Heather Brewer

Blinding pain ripped through Tarrah's shoulder and she wrenched away from it, snapping from sleep and shuffling off her disturbing dreams like she would a too-heavy blanket. She opened her eyes, but was no better off for having done so — the room was pitch-dark as night, its blackness weighing down on every inch of space that surrounded her. But that wasn't the strangest part of what had woken her; not by a long shot. She was on her side, her hands bound behind her, something cold and metal linking her wrists — handcuffs, she was almost certain.

The Heather Brewer floor felt like concrete. It was some kind of stone, so cold and hard that her skin burned against it painfully. She couldn't help but wonder how long someone would have to lie on cold concrete to make their skin feel like it was on fire, but imagined it would take a few hours, at minimum. And judging by the rumbling of her stomach, it had been at least that long. Stretching out her shivering fingers, which were all but numb from being bound for who knows how long, she brushed their tips against more metal — a cylinder Heather Brewer, like a pipe or pole. The cuffs attached her to it. She was tied up, trapped, in a dark place, and had no memory whatsoever of how she'd gotten here. Terror painted her insides, but she forced herself to remain calm. Her hands slid along the pole, feeling, hoping that she'd be able to either yank or lift her way free, but her explorations found nothing but metal . . . that is, until they met with flesh.

Someone else's flesh.

Hands, cool and still, also ringed with handcuffs, also attached to the pipe. Tarrah jolted at the touch. The Heather Brewer hands were larger than hers, masculine. Her thoughts skidded to a hall. Now there wasn't just the mystery of how she got here to solve; there was also this.

She wondered briefly if the man she was attached to was dead. He might be, and if he was, who had killed him? Shaking, Tarrah turned her head, scraping her cheek on the concrete as she tried impossibly to get a look at her fellow prisoner in the darkness. She squinted her eyes, wanting to get a good look but hoping to block out any gore — if there was Heather Brewer any gore. If he was a corpse, she didn't really want to see. She didn't want to see him anyway, she had to see him, had to know if she was lying in a cold, strange room handcuffed to a pole with a dead guy.

But she could just barely make out his silhouette in the darkness.

Parting her now trembling lips, amazed by the aching dryness of her mouth, Tarrah whispered into the air, hoping like crazy that he'd respond, even with something as insignificant as a grunt. Anything at all that indicated Heather Brewer life. "Hey . .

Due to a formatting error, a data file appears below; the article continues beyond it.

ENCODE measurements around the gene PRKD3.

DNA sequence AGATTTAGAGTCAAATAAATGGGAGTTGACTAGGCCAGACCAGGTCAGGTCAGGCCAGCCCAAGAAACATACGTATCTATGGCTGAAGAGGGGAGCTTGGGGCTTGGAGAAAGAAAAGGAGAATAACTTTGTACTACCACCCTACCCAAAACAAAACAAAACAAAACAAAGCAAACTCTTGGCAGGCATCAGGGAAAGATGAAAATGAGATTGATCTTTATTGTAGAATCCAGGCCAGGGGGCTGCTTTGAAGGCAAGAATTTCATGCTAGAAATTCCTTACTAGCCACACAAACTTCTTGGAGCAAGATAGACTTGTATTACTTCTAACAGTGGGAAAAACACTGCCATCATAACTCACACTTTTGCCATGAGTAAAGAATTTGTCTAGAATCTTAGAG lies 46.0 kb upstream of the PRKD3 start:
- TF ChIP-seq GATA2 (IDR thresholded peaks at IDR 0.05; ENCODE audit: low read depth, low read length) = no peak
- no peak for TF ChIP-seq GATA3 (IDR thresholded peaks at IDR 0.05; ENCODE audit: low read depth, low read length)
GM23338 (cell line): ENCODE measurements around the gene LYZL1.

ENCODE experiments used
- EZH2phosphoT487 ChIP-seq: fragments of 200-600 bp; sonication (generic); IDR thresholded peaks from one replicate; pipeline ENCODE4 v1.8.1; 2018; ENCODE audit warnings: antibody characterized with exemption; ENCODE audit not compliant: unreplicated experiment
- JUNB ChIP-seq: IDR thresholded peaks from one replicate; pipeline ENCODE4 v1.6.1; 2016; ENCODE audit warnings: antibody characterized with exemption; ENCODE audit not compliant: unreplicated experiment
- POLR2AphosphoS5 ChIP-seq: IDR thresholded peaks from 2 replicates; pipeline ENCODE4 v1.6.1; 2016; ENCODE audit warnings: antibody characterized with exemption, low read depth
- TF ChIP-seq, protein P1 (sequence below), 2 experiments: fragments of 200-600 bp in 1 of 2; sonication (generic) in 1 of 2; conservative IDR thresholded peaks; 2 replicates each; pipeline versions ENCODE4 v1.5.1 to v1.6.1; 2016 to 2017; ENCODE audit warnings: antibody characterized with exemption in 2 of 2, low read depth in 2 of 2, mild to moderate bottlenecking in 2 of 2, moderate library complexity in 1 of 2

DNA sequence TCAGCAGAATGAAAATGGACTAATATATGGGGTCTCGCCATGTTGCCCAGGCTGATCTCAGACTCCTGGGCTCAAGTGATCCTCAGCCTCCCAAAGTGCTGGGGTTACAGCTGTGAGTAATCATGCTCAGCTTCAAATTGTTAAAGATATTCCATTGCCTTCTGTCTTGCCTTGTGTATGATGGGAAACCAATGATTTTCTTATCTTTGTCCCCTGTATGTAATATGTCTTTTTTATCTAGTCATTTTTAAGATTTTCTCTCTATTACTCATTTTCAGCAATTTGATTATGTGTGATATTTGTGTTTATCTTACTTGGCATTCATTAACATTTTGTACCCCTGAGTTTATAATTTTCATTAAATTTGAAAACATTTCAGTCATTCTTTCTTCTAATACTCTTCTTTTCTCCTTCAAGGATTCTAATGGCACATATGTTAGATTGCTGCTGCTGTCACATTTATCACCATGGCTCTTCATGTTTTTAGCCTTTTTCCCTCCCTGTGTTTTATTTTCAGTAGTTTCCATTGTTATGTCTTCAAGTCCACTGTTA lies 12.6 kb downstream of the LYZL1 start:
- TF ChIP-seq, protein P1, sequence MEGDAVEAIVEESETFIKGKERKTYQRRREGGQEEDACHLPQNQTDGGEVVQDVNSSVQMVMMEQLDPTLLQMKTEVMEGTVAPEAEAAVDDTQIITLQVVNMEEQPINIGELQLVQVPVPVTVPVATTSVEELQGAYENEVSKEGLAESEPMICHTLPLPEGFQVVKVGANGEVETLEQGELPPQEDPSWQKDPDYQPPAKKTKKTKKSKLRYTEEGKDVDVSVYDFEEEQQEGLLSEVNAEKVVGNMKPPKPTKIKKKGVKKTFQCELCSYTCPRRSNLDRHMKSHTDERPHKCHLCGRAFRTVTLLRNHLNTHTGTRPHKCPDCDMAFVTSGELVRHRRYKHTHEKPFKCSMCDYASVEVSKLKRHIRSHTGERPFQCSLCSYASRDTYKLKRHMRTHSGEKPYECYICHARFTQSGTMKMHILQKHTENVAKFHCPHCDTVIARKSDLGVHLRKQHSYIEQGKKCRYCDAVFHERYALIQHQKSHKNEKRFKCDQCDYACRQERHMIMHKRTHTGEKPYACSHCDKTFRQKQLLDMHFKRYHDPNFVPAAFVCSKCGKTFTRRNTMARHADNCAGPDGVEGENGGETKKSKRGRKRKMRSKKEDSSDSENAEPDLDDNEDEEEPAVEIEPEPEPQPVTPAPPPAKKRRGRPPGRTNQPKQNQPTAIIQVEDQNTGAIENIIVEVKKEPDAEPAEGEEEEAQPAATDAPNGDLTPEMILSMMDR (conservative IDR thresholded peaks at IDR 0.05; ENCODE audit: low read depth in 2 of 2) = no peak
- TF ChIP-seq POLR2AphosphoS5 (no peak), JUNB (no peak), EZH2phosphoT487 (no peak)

Her voice seemed horribly foreign and somehow wrong in the blank emptiness of the room, but she had to speak. It was the only way to reach the man she was handcuffed to, the only way to check his pulse without touching him again. He was cold. Cold like death. Or was he simply chilled from spending time on the freezing concrete floor? It felt like the air-conditioning was on, but there was no breeze from any vent. It was almost like being inside a cooler.

"Hello?" Her whisper sounded empty, hollow in the night Heather Brewer air. Night. Was it night? Or were they locked in a cellar, far away from the reaches of sunlight? How long had they been here? And who had put them here? Desperation fueled her cries. "Hey! Wake up!"

Silence was the only reply. And then Tarrah knew that the man attached to her with handcuffs and a metal pole was dead. Images filled her mind. Dark, disturbing images of a bloated stomach and creepy crawly awful things dancing on his tongue. She turned her head away as the tickle of a scream edged up her throat.

"Wh-what's going on Heather Brewer? Tarrah?" The man's voice was muffled, as if he were just waking from a heavy sleep. From behind Tarrah came scraping noises, as he struggled his way into wakefulness, possibly moving from one nightmare to the next. Corey. It was Corey. Relief filled her immediately. If she had to be tied up in a strange place, at least it was with her boyfriend. If he still was her boyfriend after the argument they'd shared. She lay quietly, trying to block out the horrible things she'd said to him the last time they saw one another, and allowed Heather Brewer him his moment of utter terror, giving him time to accept the reality of their present predicament. There was something comforting about his fear. Just knowing that he was frightened and confused as well settled her heart into a more normal rhythm.

Once he'd stopped struggling, she said, "Oh thank god, Corey. I thought you were some dead guy."